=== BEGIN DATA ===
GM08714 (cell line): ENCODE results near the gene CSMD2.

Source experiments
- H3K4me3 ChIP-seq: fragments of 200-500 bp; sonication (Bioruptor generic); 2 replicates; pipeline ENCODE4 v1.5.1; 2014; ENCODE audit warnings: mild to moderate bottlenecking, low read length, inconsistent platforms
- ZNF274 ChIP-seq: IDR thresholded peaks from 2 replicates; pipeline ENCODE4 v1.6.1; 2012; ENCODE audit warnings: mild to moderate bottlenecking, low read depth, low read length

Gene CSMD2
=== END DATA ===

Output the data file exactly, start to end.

GM08714 (cell line): ENCODE results near the gene CSMD2.

Source experiments
- H3K4me3 ChIP-seq: fragments of 200-500 bp; sonication (Bioruptor generic); 2 replicates; pipeline ENCODE4 v1.5.1; 2014; ENCODE audit warnings: mild to moderate bottlenecking, low read length, inconsistent platforms
- ZNF274 ChIP-seq: IDR thresholded peaks from 2 replicates; pipeline ENCODE4 v1.6.1; 2012; ENCODE audit warnings: mild to moderate bottlenecking, low read depth, low read length

Gene CSMD2